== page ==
One of the mysteries of the English language finally explained.
An impractical, impulsive person; a dreamer.‘the accusation was passed to the national press from the mouths of liars and fantasts’
utopian, visionary, wishful thinker, pipe-dreamer, fantasist, fantasizer, romantic, romanticist, romancer, castle-builder, walter mitty, don quixote, dreamer, daydreamer, impractical person, unrealistic personView synonyms
- ‘While not exactly bland or nondescript, these scores seem to indicate that few rebels, experimenters, or fantasts are writing music in Scandinavia today.’
- ‘Less entrepreneurs than informed fans, and less fans than fantasts, Subway will occasionally not bother to hook a program note to a program.’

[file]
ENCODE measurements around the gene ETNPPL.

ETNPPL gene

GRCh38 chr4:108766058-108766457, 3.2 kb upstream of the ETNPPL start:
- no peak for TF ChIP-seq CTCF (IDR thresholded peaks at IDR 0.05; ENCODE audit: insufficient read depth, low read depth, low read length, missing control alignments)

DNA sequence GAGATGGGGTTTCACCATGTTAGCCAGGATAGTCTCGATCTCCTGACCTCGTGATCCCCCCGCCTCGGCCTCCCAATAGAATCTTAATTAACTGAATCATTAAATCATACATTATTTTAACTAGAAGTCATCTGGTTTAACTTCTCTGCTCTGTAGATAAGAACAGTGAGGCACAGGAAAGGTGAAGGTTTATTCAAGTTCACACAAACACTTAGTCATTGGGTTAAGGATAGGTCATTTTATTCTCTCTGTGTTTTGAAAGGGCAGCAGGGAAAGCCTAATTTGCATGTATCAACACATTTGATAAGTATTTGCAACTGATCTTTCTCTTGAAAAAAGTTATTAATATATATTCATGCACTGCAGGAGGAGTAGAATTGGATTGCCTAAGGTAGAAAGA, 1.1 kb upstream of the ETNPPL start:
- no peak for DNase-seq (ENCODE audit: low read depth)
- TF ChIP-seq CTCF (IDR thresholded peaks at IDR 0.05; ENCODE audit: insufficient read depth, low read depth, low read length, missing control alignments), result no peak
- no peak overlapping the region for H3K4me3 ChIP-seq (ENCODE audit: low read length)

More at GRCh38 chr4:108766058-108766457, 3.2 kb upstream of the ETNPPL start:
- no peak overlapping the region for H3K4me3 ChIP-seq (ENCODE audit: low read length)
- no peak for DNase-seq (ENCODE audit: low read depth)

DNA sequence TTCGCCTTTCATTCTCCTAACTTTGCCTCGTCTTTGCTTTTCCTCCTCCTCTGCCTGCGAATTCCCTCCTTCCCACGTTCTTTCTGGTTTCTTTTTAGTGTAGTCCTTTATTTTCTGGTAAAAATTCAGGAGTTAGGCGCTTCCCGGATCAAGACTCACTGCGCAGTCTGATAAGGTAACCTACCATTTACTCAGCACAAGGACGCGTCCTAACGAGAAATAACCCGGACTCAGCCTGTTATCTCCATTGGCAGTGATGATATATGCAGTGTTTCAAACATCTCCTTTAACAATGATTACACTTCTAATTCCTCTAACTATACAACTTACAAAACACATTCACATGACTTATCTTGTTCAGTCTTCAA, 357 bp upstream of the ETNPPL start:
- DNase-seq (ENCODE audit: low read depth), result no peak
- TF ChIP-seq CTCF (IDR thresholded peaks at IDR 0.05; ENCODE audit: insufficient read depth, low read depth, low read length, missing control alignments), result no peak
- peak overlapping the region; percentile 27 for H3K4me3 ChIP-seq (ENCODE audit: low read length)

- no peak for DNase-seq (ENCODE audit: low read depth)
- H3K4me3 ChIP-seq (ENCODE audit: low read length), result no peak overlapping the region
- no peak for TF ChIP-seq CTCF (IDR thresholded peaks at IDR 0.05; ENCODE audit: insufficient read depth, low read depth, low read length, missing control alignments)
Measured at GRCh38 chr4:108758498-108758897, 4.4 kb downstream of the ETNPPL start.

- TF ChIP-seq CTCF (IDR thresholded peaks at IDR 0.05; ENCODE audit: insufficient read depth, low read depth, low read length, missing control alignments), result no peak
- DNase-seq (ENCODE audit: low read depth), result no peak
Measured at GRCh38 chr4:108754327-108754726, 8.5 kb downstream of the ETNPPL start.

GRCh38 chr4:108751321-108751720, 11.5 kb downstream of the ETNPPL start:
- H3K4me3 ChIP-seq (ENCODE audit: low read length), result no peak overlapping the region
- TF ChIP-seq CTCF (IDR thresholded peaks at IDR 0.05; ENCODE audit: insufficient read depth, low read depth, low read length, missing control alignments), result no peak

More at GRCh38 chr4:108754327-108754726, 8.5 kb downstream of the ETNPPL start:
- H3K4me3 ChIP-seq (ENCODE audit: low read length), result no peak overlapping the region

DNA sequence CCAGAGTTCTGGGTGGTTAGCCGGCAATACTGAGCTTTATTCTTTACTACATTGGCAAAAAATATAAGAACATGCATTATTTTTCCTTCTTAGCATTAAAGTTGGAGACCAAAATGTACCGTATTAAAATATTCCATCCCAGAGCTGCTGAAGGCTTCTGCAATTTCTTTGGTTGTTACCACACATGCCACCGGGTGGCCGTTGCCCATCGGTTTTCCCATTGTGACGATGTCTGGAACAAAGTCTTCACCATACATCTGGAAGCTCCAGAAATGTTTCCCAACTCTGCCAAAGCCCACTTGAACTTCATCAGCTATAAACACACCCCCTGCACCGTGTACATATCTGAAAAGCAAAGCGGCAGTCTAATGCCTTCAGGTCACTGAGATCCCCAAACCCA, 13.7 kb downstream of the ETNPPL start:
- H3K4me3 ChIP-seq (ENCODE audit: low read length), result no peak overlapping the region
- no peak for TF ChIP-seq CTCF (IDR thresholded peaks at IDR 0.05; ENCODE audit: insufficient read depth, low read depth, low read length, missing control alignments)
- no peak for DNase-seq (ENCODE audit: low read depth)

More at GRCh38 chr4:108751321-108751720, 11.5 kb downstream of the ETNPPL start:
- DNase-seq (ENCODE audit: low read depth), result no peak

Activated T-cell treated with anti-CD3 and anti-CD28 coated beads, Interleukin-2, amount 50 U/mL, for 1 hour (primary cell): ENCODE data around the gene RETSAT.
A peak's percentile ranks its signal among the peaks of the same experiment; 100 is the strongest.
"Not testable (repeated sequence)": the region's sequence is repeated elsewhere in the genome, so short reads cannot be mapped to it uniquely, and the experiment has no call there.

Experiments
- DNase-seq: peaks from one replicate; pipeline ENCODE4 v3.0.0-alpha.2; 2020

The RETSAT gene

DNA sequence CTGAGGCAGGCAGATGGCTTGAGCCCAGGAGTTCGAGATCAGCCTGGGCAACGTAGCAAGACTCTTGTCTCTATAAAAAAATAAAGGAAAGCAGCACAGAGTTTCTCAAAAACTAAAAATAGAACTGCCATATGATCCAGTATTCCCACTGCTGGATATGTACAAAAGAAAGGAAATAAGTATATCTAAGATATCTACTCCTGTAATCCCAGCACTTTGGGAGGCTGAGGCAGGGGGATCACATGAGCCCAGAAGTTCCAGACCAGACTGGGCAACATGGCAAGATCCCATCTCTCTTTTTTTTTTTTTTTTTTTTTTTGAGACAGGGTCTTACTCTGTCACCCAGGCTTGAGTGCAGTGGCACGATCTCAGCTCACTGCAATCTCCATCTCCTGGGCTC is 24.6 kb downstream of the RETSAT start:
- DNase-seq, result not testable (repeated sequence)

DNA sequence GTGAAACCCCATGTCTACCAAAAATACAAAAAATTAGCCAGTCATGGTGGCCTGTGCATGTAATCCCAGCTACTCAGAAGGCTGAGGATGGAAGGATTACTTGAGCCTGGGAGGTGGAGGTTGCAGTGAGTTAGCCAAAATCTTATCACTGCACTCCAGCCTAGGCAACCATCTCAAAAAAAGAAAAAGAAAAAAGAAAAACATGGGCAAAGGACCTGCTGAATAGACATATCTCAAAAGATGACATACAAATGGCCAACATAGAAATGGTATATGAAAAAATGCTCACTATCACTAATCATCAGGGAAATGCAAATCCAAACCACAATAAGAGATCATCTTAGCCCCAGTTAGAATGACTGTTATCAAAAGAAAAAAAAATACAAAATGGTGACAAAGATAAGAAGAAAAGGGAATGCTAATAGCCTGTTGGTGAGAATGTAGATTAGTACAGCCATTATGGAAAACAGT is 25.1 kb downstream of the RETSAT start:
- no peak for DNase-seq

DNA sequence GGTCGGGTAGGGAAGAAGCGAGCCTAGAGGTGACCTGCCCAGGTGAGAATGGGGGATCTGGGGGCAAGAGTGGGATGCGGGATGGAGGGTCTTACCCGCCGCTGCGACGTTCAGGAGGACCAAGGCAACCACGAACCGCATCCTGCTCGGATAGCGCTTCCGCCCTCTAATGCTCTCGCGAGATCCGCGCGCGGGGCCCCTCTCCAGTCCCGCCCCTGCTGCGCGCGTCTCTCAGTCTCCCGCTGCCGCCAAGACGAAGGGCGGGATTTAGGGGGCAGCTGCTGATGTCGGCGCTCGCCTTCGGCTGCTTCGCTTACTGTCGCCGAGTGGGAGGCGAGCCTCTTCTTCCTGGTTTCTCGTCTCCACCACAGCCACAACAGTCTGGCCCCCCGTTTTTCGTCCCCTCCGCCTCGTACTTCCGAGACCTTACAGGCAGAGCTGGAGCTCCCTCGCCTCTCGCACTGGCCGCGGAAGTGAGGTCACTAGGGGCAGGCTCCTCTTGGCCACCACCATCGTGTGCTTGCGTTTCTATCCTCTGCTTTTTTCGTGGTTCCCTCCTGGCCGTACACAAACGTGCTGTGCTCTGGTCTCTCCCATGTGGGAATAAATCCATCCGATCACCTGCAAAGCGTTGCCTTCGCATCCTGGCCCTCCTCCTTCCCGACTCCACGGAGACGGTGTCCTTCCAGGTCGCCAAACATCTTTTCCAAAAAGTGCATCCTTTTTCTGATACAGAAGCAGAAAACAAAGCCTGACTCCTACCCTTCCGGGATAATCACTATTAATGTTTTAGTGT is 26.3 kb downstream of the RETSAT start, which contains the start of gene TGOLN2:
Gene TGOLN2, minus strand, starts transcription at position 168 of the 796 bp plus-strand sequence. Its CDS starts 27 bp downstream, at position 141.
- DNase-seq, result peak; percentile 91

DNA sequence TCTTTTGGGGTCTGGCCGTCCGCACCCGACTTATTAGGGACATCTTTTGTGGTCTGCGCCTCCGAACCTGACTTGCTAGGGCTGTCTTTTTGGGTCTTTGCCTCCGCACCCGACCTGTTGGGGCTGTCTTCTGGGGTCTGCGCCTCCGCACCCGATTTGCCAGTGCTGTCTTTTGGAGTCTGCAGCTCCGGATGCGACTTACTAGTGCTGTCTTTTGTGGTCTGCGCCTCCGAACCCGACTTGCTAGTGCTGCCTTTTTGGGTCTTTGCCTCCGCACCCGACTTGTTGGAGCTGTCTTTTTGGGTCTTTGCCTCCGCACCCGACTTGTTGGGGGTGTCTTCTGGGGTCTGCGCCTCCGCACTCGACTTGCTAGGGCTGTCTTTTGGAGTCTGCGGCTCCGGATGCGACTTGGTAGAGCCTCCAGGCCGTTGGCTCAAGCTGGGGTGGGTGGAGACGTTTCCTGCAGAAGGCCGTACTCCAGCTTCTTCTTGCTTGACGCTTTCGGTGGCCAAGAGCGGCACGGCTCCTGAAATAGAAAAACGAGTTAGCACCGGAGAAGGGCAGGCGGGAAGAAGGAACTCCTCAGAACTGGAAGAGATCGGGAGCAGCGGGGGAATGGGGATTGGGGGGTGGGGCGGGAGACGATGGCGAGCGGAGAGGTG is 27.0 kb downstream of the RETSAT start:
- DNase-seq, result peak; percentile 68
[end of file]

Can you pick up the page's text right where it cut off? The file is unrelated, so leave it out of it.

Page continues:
- ‘One should not reproach the theorist who undertakes such a task by calling him a fantast; instead, one must allow him his fantasizing, since for him there is no other way to his goal whatsoever.’
Late 16th century (formerly also as phantast): originally via medieval Latin from Greek phantastēs ‘boaster’, from phantazein or phantazesthai (see fantastic); in modern use from German Phantast.
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